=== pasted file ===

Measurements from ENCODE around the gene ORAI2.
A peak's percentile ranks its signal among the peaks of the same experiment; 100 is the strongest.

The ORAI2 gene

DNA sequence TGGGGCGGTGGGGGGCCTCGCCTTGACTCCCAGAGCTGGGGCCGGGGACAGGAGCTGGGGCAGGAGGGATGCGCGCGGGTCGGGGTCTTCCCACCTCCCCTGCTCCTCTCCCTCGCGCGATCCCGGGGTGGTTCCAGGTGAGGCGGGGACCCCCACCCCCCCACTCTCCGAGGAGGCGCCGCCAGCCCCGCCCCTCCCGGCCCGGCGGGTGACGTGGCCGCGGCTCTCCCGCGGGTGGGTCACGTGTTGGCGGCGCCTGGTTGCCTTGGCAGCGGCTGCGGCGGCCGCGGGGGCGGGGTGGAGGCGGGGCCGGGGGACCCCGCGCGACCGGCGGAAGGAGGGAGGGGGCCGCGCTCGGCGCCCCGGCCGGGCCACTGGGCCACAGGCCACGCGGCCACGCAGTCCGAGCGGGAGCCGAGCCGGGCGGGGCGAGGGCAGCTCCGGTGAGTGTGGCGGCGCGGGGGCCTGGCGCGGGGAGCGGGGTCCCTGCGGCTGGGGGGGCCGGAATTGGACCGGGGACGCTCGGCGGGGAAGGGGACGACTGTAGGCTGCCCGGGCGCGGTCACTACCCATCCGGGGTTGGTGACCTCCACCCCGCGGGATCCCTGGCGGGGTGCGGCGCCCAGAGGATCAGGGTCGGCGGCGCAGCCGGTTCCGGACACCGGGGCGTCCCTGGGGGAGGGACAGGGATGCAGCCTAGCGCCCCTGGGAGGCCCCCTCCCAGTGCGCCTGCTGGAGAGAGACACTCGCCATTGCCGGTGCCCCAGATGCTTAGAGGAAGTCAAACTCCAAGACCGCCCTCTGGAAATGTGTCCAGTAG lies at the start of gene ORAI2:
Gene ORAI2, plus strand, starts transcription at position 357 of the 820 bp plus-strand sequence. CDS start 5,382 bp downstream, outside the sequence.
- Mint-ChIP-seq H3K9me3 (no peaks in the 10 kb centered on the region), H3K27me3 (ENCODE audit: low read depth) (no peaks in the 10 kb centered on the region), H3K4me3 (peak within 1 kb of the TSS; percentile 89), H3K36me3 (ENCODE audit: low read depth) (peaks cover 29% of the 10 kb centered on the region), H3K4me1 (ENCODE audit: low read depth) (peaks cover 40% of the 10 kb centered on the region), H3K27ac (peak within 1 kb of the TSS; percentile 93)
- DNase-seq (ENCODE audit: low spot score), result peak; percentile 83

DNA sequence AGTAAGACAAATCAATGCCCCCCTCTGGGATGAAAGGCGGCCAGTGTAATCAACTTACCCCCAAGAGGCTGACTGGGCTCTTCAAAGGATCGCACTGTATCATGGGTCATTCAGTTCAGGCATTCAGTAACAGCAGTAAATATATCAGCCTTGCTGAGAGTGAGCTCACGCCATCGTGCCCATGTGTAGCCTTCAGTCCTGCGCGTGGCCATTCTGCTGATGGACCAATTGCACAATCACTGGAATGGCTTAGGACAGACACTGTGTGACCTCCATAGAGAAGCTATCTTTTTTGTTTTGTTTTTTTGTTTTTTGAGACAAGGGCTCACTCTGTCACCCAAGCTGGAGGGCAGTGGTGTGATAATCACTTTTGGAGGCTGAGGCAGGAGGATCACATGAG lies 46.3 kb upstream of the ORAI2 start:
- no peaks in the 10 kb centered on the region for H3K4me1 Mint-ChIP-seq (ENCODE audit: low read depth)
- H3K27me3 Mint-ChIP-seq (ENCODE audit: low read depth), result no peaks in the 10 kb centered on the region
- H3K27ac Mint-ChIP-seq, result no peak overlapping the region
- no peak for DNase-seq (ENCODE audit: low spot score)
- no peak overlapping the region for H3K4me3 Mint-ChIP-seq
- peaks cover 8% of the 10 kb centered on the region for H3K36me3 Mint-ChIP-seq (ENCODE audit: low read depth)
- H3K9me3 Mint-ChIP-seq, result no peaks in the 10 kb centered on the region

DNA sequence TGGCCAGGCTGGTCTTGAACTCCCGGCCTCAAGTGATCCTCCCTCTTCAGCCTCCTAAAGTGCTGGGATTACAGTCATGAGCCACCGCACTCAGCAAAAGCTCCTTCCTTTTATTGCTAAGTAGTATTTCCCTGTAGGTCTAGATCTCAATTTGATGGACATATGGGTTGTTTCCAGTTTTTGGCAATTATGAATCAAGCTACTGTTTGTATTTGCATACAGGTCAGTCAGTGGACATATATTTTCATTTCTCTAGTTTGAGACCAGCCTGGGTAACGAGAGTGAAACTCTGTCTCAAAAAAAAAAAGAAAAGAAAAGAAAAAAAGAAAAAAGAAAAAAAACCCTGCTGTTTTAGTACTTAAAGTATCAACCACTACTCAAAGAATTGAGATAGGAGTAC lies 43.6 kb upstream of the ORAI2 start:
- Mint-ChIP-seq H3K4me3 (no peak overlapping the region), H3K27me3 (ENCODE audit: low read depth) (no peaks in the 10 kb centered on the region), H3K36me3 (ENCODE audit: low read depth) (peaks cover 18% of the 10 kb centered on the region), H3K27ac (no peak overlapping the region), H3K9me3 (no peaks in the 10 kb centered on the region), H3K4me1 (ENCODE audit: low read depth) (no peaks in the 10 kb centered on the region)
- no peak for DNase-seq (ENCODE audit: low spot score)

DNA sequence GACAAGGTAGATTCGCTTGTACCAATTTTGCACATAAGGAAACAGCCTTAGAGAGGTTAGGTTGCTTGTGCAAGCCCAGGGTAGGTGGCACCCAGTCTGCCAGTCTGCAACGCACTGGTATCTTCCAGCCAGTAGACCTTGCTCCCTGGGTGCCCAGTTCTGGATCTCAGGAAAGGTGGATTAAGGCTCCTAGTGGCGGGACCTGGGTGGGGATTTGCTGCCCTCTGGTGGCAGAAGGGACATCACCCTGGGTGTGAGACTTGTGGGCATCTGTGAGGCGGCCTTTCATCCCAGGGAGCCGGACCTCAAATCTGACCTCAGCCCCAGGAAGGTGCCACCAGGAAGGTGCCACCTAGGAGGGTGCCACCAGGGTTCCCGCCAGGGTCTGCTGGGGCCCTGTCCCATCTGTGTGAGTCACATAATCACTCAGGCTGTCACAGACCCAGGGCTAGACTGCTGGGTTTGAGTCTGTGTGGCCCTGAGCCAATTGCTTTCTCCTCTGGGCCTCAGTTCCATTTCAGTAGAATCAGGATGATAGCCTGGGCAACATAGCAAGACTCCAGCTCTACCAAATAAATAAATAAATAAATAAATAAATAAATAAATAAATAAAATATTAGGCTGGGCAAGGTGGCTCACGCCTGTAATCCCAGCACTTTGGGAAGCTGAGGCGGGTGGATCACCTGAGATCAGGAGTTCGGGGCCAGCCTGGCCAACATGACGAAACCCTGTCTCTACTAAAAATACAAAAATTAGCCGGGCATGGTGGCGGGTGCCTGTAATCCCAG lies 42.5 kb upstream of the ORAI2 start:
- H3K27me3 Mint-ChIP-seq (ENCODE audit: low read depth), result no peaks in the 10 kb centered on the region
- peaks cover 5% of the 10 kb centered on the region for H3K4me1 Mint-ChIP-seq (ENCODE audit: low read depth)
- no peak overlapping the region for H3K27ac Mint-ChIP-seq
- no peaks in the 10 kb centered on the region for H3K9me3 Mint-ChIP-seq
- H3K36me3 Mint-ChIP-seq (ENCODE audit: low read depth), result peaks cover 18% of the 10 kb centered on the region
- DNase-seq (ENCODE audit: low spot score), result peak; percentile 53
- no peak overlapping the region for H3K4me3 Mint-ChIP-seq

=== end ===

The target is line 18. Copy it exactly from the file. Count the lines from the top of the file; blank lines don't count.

- no peak for DNase-seq (ENCODE audit: low spot score)